A Collection Transcribed
by Edmund Berkeley, Jr.
List of Letters
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Electronic Text Center
, University of Virginia Library
Letter from Robert Carter to James Carter, January 5, 1728
Robert Carter writes to his agent James Carter, a resident of Stafford County, January 5, 1728, concerning certain persons' applications for land grants, the fees to be collected, and the procedure to be followed. He gives particular instructions concerning the lands of Robert Alexander.
Letter from Robert Carter to James Carter,
January 5, 1728
[Corotoman, Lancaster County, Virginia]
January the 5th 1727 
Mr. James Carter --
I have Settled an Account with John Wright about Waugh
Deed in Stafford County he has paid me all to 49 pounds . of Tobacco when
he pays you this balance you may let him have the Deed he Says that
besides the composition for the other deed of Waugh Darnells he paid the Quit
to John Allen
your receiver and he has his receipt for it now
the Quit rents of the Land I have no Credit for or is the Land put into any
rent roll either yours or King George's he also tells me that Tom Stone
his neighbour has got his Deed in his whole Account is 1101 pounds of Tobacco
you have given me Credit but for 600, these mistakes I hint to
you that you may set them to rights, You must always reckon
the Quit rents are due from the Date of the Deed and not from the time
of the Delivery for the delay in keeping the Deeds is Occasioned for
want of the payment of the Composition which is properly due from
the Date of the Deeds
upon the Letters and noats
it has been the
practice upon the Letters and notes of the upper Inhabitants for me
to Send them out warrants for the taking up Lands many of which
have never been Executed nor returned to me which has been a great
abuse to the Proprietors
and I think for the future to Issue no no more warrants
until the fees are paid which you know is 15/ for a warrant & Entry
and if you Send down to me for any warrants to take care to let me
know that these fees are paid to you or if you know of any perons
coming for warrants you may Acquaint them unless they bring
their money they will loose their labour --
Major Robert Alexander
you returnd a Deliquent
as well as Several others of good Circumstances I am informed by
Several ways that Mr. Alexander holds a great deal more Land
than he ever paid Quit rents for pray let him know this & Desire
him in my name that he would Survey his lands that it may
be known in what Quantity he holds that the Proprietors may be no longer
abused or if he will not put himself to the Charge I hope he will
not be Offended if I order the Survey of it for him that I may grant
the Surplus to Some other person that will pay the Quit rents more
Punctually than he has done I will have you take care to
tell this Story to him in the presence of some Wittnesses and it is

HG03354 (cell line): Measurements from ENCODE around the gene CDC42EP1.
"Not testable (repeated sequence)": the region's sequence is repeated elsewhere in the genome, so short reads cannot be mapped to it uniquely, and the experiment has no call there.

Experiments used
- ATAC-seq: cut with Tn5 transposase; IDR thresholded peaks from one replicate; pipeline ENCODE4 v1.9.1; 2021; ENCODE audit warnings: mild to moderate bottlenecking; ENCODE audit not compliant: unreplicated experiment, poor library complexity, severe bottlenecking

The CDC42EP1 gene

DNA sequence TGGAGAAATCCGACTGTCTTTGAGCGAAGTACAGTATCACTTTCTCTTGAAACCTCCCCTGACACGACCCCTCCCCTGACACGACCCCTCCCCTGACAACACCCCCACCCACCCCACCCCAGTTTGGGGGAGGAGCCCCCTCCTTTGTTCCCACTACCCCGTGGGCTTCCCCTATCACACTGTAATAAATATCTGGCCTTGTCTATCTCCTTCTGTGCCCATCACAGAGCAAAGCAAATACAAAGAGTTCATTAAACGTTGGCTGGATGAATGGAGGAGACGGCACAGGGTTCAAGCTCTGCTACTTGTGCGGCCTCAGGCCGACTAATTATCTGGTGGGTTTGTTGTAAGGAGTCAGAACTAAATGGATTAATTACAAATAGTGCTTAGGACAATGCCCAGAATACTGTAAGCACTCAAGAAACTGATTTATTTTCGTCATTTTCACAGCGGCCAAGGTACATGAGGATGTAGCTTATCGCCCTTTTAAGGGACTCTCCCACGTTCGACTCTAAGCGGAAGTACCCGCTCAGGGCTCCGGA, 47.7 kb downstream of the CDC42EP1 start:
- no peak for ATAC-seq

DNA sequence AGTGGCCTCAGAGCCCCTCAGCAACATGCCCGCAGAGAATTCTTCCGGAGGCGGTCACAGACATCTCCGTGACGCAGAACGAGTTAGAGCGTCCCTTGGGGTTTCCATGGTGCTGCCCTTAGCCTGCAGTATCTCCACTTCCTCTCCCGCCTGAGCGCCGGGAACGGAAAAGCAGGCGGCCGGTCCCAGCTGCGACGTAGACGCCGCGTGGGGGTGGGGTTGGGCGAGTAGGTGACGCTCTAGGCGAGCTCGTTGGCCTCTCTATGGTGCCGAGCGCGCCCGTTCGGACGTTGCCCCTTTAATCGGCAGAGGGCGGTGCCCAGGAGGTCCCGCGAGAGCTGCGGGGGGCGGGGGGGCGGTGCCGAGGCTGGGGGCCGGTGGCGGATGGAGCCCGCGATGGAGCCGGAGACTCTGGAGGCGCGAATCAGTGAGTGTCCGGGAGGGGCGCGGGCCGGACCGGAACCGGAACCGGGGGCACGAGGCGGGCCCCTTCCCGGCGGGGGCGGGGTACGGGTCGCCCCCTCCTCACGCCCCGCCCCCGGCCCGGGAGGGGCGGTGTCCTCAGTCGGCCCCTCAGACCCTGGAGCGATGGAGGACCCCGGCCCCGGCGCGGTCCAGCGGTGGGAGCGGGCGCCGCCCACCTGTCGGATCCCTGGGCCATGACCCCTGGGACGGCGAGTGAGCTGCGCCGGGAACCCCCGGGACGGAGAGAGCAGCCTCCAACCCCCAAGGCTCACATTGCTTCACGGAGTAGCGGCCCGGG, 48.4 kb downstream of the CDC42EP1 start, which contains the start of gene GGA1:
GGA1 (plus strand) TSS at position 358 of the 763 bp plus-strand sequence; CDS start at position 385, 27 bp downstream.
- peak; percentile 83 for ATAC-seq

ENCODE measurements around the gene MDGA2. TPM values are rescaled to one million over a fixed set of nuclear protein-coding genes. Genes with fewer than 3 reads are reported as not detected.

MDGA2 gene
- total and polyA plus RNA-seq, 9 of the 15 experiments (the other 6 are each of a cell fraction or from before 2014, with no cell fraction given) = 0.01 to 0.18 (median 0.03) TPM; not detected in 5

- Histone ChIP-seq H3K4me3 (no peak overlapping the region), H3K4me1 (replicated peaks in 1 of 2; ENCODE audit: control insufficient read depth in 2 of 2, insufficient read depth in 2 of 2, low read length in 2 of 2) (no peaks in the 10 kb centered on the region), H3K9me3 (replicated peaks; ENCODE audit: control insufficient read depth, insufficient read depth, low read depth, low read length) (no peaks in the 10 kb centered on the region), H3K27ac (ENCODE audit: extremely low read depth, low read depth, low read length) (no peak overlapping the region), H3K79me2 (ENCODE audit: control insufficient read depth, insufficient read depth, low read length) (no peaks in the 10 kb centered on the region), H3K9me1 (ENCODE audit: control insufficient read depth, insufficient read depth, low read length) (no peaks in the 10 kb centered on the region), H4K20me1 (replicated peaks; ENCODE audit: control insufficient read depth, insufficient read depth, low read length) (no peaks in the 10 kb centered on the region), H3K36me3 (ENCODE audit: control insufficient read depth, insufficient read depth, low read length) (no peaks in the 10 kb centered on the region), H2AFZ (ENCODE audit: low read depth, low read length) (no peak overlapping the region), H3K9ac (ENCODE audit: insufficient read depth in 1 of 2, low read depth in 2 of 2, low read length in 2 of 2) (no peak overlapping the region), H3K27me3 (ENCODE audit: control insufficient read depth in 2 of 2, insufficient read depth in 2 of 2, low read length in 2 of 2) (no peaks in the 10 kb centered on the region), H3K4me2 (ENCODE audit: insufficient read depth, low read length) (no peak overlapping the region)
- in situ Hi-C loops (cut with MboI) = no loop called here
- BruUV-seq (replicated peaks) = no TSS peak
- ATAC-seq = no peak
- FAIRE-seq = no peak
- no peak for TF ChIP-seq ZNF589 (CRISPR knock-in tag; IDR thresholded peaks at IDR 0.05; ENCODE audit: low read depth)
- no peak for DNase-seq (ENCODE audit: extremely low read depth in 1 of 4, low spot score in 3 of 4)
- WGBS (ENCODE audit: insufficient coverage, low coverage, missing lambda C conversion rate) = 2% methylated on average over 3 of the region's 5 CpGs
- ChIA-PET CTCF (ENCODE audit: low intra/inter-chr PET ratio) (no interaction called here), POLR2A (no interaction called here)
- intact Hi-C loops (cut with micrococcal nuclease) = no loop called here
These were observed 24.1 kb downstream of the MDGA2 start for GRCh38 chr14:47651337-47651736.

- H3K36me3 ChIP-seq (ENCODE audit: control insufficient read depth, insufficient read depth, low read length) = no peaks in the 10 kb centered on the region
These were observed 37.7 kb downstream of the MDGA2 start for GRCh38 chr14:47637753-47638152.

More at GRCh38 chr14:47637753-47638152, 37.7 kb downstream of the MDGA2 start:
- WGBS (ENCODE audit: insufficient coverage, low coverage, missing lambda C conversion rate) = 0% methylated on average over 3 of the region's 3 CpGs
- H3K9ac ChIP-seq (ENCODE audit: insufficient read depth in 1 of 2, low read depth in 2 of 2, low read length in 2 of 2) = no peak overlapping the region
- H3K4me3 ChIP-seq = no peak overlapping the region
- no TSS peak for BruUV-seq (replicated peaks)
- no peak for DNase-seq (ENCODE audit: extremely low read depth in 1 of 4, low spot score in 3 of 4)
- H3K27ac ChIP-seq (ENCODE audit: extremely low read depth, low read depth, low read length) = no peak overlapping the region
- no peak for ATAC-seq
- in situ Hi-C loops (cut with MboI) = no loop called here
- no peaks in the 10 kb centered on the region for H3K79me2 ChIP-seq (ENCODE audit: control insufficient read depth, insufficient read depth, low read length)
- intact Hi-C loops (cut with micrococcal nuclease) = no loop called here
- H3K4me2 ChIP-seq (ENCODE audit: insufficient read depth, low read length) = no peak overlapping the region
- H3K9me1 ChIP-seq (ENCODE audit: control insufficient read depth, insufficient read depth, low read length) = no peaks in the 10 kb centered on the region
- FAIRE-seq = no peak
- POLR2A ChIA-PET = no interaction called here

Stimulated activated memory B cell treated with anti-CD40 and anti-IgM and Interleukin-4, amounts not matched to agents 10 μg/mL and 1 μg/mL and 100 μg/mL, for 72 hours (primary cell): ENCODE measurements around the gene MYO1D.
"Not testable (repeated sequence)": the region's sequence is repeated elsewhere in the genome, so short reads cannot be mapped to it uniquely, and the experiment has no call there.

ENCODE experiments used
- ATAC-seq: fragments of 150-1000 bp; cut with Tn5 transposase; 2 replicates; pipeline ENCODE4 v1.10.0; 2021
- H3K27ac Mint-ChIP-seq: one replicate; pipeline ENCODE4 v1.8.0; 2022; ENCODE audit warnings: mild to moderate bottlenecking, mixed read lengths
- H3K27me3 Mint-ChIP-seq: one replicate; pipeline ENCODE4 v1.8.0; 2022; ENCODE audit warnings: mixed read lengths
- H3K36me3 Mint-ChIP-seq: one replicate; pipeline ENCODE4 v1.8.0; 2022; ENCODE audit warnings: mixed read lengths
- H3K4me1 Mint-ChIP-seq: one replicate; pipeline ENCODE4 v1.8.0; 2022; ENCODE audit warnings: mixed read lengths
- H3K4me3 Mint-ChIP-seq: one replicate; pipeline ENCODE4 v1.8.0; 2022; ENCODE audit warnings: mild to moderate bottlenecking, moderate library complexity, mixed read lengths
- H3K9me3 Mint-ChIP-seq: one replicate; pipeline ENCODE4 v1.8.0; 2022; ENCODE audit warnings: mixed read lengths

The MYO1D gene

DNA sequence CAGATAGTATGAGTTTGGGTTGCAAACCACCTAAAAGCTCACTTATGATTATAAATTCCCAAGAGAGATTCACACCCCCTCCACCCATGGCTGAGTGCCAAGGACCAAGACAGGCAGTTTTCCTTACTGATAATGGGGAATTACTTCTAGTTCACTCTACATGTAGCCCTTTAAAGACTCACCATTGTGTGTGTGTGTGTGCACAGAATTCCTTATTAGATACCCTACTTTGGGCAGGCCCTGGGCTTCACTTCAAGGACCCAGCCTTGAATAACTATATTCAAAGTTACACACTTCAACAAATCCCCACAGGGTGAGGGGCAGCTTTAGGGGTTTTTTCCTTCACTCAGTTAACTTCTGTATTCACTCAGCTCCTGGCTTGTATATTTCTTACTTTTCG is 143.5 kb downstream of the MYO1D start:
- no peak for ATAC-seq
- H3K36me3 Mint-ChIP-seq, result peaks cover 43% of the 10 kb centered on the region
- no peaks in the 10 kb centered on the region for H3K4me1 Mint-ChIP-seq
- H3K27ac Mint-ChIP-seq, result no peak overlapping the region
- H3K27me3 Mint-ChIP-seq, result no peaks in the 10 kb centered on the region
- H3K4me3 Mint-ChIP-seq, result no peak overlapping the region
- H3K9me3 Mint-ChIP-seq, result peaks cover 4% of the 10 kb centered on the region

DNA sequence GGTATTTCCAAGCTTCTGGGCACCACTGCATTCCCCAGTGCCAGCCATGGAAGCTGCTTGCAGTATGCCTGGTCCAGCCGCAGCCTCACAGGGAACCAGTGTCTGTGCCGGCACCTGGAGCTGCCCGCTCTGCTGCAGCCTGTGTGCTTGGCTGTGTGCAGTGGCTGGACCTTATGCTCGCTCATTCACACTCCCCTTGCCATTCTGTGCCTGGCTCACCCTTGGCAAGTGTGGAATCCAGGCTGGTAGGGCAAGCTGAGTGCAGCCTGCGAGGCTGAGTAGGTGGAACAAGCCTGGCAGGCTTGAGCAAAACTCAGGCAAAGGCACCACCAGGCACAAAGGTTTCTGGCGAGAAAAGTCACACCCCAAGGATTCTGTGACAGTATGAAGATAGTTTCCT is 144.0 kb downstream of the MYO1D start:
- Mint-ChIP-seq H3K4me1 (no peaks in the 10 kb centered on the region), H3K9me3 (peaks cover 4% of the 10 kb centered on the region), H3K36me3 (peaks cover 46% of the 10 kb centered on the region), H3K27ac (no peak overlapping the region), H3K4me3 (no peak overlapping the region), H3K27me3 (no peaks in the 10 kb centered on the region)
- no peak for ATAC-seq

my further order to you that you do not receive his Arrears of
Quit rents in Tobacco but if he refuses to pay money let him
know that I will not take it other ways and let me hear
from you as Soon as you can I am
Source copy consulted:
Robert Carter Letter Book, 1727 April 13-1728 July 23, Carter Family Papers, Virginia Historical Society, Richmond.
The name of Carter's home, "Corotoman," the county, and colony have been added for clarity to this unheaded draft.
 James Carter (1684-1743), of Stafford County, was the younger brother of Carter's dear friend and associate, Captain Thomas Carter of Lancaster County, and was one of Carter's chief managers. ( Joseph Lyon Miller, "Captain Thomas Carter and His Descendants," William and Mary Quarterly.
1st ser., 17(1908-09): 275-285.
 Fairfax Harrison speculated that Waugh Darnell may have been a son of David Darnell, involved in a "Stafford cause celebre
in May 1690" for attempting to send "trash tobacco" on board a trading ship, and that his first name may have come from his father's relationship with the noted and controversial preacher John Waugh. (Harrison. Landmarks. . . ,
pp. 1341-33, 141-2.)
 Quit rent was the term used for "a (usually small) rent paid by a freeholder . . . in lieu of services which might otherwise be required; a nominal rent paid (esp. in former British colonial territories to the Crown) as an acknowledgement of tenure," in this case, to the proprietors of the Northern Neck. Carter as the proprietor's agent, collected these payments. ( Oxford English Dictionary Online
. Oxford University Press.
 John Allen is referred to a number of times in the minutes of the Council concerning patents, and as "John Allen Gentleman . . . Surveyour " He was to have beewn one of the surveyors to accompany the commission to establish the Virginia-North Carolina border in 1727, but declined because of the ill health of his wife. He would be appointed a justice in Prince William in 1731, and would serve the county as sheriff in 1736-1738. (Harrison. Landmarks. . . .
pp. 331, 339; and McIlwaine. Executive Journals of the Council. . . .
, 4[1721-1739]: 149, 167, 345, 369, and 393.
 See the discussion of the Northern Neck proprietary
on this project's home page.
 Robert Alexander (d. 1735) was a resident of Prince William County who would become a justice in 1734. Carter used the title of "major" which probably meant that Alexander was a militia officer. (McIlwaine. Executive Journals of the Council. . . .
This text, originally posted in 2004, was revised August 25, 2014, to add footnotes and strengthen the modern language version text.